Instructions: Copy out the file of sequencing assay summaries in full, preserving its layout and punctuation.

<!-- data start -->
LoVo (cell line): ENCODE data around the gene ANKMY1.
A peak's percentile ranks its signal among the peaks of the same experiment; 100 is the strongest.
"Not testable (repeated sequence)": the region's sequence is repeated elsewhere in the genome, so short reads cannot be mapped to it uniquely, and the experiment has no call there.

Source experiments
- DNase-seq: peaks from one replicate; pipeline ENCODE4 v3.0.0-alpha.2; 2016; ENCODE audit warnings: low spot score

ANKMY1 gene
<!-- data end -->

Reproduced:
LoVo (cell line): ENCODE data around the gene ANKMY1.
A peak's percentile ranks its signal among the peaks of the same experiment; 100 is the strongest.
"Not testable (repeated sequence)": the region's sequence is repeated elsewhere in the genome, so short reads cannot be mapped to it uniquely, and the experiment has no call there.

Source experiments
- DNase-seq: peaks from one replicate; pipeline ENCODE4 v3.0.0-alpha.2; 2016; ENCODE audit warnings: low spot score

ANKMY1 gene